I've happily returned to ironing. I used to do a bit to help my mum when I was a teenager. I hated ironing then and my attitude towards it didn't improve for many years. For decades I only ironed the absolute necessities and then I had an ironing lady who came in once a week to iron for us. But time passed, my attitude towards many things changed and now I've returned to ironing. It feels good.
Ageing has helped softened many of my long-held beliefs and things I used to think were too difficult are easy now. Most of the time I don't have to wear clothes that look good but when I go out to library talks and, more recently, when we were doing the book tour, I needed and wanted to look like I'd put in an effort. I take my forays into the community seriously, I want to meet the people who come along and to be comfortable and look presentable when I meet them. Most of my clothes are a bit old now so if they're not clean and ironed, I could look like a scarecrow.
I have an ironing press now, as well as a good iron, and that helps keep household linens pressed and beautiful with little effort. At the moment one of my sons is staying with us a few days a week and I help him with his chef's uniforms. My soaking tub is getting a good work out and then I have a few chef's whites and black pants to iron so he looks clean and presentable at work.
The thing that helps the most when ironing is to use a good steam iron and starch. It makes the process of ironing easier, it gives me the finish I want and most of what I iron looks much better when use a spray starch instead of plain water spray. Of course I don't buy starch because it's ridiculously expensive at the supermarket and so easy to make at home. Making up a litre at a time sees me through about two or three weeks of ironing and like all my other homemade products, I can modify it to suit my own needs. Sometimes I add essential oil to the mix but often it's just its plain old self and that does the job nicely.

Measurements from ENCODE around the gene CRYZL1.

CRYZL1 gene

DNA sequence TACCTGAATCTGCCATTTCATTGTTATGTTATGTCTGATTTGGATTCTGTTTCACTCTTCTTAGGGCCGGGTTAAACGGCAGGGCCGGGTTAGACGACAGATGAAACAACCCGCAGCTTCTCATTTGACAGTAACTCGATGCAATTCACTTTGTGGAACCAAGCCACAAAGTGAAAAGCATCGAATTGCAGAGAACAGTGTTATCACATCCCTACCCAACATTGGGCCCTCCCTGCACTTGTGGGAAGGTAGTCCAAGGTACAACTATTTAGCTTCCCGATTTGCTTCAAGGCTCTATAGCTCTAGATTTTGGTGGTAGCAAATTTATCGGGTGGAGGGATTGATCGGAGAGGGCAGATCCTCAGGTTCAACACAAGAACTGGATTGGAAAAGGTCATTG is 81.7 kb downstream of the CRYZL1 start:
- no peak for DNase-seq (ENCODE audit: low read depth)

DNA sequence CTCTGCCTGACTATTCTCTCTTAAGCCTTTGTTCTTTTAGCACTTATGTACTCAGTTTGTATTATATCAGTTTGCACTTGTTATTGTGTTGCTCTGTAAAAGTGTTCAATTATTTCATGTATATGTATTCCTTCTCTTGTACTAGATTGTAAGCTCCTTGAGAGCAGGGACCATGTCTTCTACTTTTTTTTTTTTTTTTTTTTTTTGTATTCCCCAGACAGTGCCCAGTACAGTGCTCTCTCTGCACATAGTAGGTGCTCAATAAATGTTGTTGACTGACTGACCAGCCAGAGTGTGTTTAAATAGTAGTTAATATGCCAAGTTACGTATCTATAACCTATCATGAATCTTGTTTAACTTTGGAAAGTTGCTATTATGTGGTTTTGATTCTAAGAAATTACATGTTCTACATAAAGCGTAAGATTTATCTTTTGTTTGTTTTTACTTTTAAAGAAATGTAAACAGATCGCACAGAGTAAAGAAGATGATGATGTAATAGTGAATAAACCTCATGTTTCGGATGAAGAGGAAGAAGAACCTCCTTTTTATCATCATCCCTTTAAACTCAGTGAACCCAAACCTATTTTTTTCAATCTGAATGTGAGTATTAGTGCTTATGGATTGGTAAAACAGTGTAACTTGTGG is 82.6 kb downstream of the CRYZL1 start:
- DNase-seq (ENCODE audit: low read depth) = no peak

This is my recipe for starch. It can be made up as a weaker of stronger solution simply by adding less or more starch to the water.
- 1 tablespoon cornflour/cornstarch - the one you use in your cooking
- 2 cups boiling water
- 2 cups cold tap water
- essential oil is optional
Add 1 tablespoon of cornflour/cornstarch to a bowl that can hold at least 1 litre/quart. Add 2 tablespoons of cold water and mix with a spoon. When it's smooth and runny, add two cups of boiling water and stir well to mix. Then add 2 cups of cold tap water and allow the mix to cool. I use half the amount in a spray bottle for ironing and store the remaining half in a sealed jar.
My only other recommendations are to shake the bottle before use, wipe your iron with a clean moist cloth when you finish ironing and wash the spray bottle and nozzle throughly when you finish each batch.
If you hate ironing there is nothing that I can tell you that will help you change. Only time will do that. But using spray starch will help you get a better result for less effort when you iron. Of course the make-it-yourself aspect will allow you to use fewer chemicals in your home and instead of paying four or five dollars for spray starch at the supermarket, you'll pay just a couple of cents for a spoon full of starch and some water. For me the choice was simple. What do you do?